• Experienced 29.2% year-over-year contraction in sales volumes due to government-mandated pricing policies
  • Company demonstrated operational agility, remains competitive amidst decline in customer traffic and rising costs
  • Transition to ZiG currency expected to provide some relief, but black-market exchange rate poses ongoing challenges

Harare- The macroeconomic headwinds arising from the government's implementation of price controls have dented the sales performance of OK Zimbabwe, the country's leading retail gem. However, the company has demonstrated resilience in maintaining profitability amidst these challenging operating conditions.

OK Zimbabwe experienced a 29.2% year-over-year contraction in sales volumes during the full fiscal year 2024. This sales deterioration was catalyzed by the government's directive mandating formal retailers to utilize the official exchange rate for product pricing, which was significantly undervalued compared to the parallel market rate determined by market forces.

In an 80% dollarized economy, this pricing distortion rendered OK's merchandise uncompetitive in US dollar terms, driving consumers to seek out more affordable options in the informal "tuck-shop" segment.

This government intervention, ostensibly intended to prop up the Zimbabwean dollar, inadvertently empowered the informal retail sector at the expense of the tax-compliant, institutionalized players.

Peer entities such as Meikles' TM Pick n Pay also experienced sales declines, albeit to a lesser degree of 4.8%. The contagion has even permeated the apparel sector, with Truworths struggling to maintain business continuity.

On average, OK Zimbabwe's customer traffic has declined by 10%, from 120,000 to the range of 100,000-110,000 patrons. Nonetheless, the group maintains a robust physical footprint, operating 72 stores as of October 2023, including 9 OK Mart outlets, 9 Bon Marche shops, and 3 Food Lovers stores. The flagship OK brand accounts for 60% of the company's revenues, followed by OK Mart (25%), Bon Marche (13%), and Food Lovers (2%).

The impending transition to the ZiG currency is expected to provide some relief, as the formal exchange rate has historically been more stable on the formal market.

However, the black-market rate is currently hovering in the range of ZiG19-ZiG21 per US dollar, rendering products from formal retailers slightly more expensive in US dollar terms, though considerably cheaper in the local currency vis-à-vis the informal sector.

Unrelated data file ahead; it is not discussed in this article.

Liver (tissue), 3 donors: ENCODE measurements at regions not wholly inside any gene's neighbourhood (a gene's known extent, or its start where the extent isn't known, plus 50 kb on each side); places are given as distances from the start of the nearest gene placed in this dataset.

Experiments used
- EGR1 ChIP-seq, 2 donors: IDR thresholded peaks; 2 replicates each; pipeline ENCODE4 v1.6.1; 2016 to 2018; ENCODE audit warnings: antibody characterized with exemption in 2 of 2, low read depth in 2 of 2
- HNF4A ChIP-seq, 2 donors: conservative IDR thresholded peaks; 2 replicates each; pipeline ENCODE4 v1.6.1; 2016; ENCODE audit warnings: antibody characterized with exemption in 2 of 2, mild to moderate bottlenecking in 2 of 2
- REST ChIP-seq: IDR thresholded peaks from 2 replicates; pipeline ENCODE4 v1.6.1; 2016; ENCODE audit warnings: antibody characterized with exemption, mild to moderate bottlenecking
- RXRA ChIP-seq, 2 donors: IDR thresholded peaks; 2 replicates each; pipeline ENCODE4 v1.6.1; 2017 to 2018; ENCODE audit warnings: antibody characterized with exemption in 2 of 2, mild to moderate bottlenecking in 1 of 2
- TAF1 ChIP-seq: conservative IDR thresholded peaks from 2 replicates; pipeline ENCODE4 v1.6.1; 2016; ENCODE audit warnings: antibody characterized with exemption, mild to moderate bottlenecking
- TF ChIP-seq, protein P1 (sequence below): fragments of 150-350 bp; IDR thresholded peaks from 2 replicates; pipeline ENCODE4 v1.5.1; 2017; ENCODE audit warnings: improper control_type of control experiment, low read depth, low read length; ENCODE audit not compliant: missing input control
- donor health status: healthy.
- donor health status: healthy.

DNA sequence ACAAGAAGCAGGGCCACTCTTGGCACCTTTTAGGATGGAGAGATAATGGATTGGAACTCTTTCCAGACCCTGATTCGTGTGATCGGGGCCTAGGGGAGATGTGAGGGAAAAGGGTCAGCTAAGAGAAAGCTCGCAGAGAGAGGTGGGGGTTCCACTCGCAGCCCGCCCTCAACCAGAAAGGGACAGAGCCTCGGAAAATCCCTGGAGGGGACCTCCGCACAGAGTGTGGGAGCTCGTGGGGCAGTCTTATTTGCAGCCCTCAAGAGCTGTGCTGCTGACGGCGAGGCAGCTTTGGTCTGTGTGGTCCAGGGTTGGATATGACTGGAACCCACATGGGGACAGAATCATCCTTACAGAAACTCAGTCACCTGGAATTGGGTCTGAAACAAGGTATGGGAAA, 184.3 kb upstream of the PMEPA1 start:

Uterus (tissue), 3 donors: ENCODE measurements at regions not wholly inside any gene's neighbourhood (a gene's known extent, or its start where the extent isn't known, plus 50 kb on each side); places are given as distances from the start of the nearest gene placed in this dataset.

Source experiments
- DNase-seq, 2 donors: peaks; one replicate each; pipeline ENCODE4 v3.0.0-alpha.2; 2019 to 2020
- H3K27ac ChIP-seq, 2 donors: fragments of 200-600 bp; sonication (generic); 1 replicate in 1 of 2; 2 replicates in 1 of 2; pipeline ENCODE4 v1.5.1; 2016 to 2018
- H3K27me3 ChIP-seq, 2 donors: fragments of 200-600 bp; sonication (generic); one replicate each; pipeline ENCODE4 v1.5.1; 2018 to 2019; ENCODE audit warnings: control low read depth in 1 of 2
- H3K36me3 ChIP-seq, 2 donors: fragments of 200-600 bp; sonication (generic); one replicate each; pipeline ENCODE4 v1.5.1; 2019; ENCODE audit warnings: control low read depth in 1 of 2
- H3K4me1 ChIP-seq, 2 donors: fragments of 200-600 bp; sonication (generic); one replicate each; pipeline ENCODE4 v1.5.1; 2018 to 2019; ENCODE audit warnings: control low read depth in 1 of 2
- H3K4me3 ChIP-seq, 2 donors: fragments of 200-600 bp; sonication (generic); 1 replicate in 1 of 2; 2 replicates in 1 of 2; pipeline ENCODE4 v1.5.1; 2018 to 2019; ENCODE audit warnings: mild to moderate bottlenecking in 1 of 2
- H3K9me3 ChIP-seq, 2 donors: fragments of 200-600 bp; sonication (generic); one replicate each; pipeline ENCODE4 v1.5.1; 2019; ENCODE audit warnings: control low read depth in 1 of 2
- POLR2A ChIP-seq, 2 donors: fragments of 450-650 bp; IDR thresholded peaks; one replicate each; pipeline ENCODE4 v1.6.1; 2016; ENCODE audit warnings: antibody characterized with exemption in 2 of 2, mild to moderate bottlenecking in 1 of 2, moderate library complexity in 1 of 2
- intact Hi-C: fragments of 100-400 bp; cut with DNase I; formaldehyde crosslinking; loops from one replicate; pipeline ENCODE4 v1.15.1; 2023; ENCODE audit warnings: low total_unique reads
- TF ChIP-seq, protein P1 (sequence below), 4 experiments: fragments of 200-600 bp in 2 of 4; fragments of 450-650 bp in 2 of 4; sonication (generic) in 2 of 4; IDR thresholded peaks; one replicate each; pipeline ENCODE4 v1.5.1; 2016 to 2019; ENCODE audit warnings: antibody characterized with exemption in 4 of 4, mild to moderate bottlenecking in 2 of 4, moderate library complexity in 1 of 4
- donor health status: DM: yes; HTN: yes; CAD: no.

This dynamic is expected to result in robust ZiG-denominated sales, albeit with a muted US dollar performance.

Fortunately, the government has assured the availability of foreign currency to facilitate stock replenishment and meet external obligations, which should enable OK Zimbabwe to navigate this transition successfully.

Currently, the company's US dollar revenue contribution has decreased to only 20% of the total.

To offset the decline in sales volumes, OK Zimbabwe needs to focus more on optimizing its cost structure, streamlining operations, and enhancing efficiency.

Given the prevailing foreign currency constraints, it would be prudent for the government to allow local operators to retain a larger portion of their foreign exchange earnings, perhaps by reducing the current surrender requirement from the current high levels.

The highly informalized nature of the Zimbabwean economy has also led to a substantial tax revenue leakage, as many of the informal players evade their fiscal obligations.

In this context, it may be beneficial for large-scale retailers like OK Zimbabwe to be granted the flexibility to offer a 10% pricing option in USD, allowing customers to transact in both US dollars and ZiG at competitive prices, thereby enhancing convenience and competitiveness.

Financial Perfomance

Despite the challenging macroeconomic environment, OK Zimbabwe's financial performance during the full year 2024 demonstrated resilience. The group reported a profitability of ZWL931 billion, supported by a 29.4% year-over-year increase in revenue to ZWL12.4 trillion (from ZWL9.5 trillion in the previous year) and a significant 330% surge in operating income to ZWL2 trillion (from ZWL468.7 billion).

However, the group's earnings were weighed down by a 107% escalation in operating costs, which surged from ZWL1.67 trillion to ZWL3.44 trillion, driven by substantial increases in energy costs, utilities, and property-related expenses.

Utilities providers, such as ZESA and local municipal authorities, implemented unsustainable tariff hikes for electricity, water, and rates, further exacerbating the cost of doing business. Additionally, the erratic power supply necessitated a greater reliance on generators, which drove energy costs to record highs.

Moving forward, OK Zimbabwe remains committed to implementing volume recovery strategies and is optimistic about achieving top-line growth in the coming fiscal year, despite the macroeconomic uncertainties.

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